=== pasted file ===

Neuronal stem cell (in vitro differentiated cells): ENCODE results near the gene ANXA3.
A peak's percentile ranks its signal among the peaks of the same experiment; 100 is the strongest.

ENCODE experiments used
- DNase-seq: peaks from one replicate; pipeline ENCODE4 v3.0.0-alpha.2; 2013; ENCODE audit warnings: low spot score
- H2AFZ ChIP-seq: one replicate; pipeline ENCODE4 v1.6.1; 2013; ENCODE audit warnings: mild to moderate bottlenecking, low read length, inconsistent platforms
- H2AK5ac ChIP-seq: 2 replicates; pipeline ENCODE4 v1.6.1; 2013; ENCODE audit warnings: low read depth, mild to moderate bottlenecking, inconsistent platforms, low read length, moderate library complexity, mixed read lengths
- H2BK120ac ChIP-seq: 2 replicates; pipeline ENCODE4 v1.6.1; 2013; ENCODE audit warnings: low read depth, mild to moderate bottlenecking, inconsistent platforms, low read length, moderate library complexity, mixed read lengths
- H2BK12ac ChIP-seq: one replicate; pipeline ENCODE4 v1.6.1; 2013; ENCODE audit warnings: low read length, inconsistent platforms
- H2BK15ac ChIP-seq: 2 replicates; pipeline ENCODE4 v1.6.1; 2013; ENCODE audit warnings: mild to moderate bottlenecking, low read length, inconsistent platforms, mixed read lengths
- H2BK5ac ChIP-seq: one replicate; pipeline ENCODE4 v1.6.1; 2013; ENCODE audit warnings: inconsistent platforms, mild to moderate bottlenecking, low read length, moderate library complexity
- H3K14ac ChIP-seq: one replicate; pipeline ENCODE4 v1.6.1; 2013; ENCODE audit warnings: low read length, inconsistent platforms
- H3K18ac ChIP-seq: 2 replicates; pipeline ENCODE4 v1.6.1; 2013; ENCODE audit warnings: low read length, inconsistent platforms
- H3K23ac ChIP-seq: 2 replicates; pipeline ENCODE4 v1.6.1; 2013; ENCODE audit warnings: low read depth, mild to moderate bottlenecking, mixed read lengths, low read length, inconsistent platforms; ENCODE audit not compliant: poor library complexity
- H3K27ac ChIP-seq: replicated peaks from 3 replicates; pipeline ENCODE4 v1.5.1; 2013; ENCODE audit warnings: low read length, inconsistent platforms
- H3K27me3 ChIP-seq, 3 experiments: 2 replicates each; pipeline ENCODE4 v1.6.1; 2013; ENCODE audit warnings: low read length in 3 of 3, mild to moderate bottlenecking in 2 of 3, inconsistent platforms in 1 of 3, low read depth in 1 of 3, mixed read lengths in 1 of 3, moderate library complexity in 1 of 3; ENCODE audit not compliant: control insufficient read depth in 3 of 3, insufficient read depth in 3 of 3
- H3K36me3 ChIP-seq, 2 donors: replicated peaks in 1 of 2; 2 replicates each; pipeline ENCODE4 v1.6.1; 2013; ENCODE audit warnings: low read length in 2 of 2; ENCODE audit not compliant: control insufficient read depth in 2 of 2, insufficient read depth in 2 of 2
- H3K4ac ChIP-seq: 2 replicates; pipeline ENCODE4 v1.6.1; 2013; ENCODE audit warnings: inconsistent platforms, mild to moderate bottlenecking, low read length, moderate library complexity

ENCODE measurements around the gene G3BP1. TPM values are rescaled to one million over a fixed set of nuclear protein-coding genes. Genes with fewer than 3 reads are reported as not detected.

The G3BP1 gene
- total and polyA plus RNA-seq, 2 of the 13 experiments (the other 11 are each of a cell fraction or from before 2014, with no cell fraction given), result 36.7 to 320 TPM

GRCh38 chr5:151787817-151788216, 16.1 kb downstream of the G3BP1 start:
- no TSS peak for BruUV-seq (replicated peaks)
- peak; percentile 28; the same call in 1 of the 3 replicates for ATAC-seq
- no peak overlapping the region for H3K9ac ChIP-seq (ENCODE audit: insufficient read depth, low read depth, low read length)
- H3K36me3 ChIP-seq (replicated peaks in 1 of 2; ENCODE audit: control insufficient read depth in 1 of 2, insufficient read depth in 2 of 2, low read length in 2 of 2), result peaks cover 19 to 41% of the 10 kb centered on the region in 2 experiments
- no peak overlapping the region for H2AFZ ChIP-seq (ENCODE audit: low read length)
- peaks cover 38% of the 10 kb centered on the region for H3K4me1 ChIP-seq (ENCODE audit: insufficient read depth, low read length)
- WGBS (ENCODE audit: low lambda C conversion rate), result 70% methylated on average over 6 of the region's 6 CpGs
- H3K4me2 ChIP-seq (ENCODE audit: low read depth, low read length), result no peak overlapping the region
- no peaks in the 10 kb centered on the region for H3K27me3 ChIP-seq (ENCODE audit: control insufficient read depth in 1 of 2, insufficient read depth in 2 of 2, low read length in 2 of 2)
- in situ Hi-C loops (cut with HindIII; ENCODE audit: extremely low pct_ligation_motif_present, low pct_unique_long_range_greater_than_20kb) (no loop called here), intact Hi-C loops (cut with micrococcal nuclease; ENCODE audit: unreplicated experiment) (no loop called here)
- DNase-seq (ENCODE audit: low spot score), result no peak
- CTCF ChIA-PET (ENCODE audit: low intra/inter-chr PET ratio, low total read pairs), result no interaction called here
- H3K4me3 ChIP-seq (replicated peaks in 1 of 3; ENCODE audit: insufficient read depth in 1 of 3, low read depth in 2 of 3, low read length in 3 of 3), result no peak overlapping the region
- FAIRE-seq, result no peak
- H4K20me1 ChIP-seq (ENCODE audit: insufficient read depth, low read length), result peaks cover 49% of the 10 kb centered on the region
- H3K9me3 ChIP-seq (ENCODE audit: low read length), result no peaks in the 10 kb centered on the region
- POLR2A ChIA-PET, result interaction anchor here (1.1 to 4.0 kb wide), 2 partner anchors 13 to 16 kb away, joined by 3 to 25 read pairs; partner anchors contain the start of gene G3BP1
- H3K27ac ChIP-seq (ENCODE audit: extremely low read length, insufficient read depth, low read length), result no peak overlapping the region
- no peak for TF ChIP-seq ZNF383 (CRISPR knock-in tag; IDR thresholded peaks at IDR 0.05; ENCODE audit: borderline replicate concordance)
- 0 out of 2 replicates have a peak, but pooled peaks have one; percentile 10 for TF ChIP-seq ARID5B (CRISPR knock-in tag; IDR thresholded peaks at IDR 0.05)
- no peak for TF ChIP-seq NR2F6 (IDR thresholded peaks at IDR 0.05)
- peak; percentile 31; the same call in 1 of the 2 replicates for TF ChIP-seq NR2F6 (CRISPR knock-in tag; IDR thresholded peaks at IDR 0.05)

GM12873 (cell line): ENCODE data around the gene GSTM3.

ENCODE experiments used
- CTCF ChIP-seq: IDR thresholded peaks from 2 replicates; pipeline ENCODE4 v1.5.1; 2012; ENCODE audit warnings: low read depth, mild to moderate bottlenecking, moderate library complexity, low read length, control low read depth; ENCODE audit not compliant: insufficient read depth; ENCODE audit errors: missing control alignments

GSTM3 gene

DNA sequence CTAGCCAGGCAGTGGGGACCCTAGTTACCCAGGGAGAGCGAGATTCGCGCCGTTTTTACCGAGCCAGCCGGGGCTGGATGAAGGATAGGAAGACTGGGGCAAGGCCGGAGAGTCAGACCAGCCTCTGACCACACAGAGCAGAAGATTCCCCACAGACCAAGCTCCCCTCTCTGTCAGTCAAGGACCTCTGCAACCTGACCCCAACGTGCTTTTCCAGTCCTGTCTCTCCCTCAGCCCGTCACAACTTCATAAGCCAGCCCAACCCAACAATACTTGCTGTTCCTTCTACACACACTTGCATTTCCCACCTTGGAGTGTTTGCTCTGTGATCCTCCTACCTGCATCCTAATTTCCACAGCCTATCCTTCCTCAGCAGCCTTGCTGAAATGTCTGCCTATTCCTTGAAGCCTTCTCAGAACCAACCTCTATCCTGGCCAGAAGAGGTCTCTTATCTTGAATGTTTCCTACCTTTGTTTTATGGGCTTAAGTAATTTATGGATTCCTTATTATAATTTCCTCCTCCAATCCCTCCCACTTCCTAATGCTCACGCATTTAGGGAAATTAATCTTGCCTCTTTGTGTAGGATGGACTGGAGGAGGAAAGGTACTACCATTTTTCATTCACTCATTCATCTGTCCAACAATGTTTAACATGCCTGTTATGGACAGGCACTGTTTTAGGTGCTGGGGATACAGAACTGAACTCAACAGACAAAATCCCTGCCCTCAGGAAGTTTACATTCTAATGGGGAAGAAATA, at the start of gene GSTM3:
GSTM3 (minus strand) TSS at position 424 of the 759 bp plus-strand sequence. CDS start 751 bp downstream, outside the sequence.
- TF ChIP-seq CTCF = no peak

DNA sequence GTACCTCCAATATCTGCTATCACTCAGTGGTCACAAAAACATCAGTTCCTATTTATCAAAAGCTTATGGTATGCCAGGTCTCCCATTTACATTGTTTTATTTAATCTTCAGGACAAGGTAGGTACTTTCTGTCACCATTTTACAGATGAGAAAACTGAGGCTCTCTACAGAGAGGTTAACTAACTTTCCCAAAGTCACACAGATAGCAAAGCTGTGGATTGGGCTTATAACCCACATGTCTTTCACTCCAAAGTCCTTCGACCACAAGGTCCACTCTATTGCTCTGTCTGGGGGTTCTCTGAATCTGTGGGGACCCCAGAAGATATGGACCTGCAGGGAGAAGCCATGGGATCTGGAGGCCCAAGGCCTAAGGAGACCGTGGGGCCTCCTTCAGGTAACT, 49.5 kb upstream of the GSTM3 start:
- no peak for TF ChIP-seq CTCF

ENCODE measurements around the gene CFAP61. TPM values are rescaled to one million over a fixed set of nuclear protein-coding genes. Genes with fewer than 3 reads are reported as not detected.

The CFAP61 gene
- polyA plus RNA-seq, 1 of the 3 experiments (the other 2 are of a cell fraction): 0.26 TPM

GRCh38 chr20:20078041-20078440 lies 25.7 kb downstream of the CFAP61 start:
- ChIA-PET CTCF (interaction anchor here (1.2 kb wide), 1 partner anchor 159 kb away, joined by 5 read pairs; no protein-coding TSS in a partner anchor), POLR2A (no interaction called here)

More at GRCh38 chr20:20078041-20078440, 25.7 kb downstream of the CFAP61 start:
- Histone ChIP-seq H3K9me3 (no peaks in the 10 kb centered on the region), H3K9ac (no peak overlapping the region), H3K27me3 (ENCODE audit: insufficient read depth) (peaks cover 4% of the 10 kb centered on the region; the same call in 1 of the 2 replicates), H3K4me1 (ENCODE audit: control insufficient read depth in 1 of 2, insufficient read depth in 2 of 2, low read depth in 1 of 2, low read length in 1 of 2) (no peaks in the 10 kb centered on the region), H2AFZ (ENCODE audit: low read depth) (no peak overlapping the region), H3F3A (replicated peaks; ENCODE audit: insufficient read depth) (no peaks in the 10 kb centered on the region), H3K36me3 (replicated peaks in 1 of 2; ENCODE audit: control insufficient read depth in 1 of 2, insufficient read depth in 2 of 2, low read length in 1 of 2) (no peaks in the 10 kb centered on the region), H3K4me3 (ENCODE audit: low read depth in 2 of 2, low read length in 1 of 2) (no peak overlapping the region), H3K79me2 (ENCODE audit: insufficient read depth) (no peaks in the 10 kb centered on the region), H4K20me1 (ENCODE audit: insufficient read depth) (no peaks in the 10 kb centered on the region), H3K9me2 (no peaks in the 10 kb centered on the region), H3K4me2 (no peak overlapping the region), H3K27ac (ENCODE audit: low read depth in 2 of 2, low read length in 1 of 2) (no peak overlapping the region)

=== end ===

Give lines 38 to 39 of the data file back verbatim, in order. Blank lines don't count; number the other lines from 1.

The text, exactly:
- POLR2A ChIA-PET, result interaction anchor here (1.1 to 4.0 kb wide), 2 partner anchors 13 to 16 kb away, joined by 3 to 25 read pairs; partner anchors contain the start of gene G3BP1
- H3K27ac ChIP-seq (ENCODE audit: extremely low read length, insufficient read depth, low read length), result no peak overlapping the region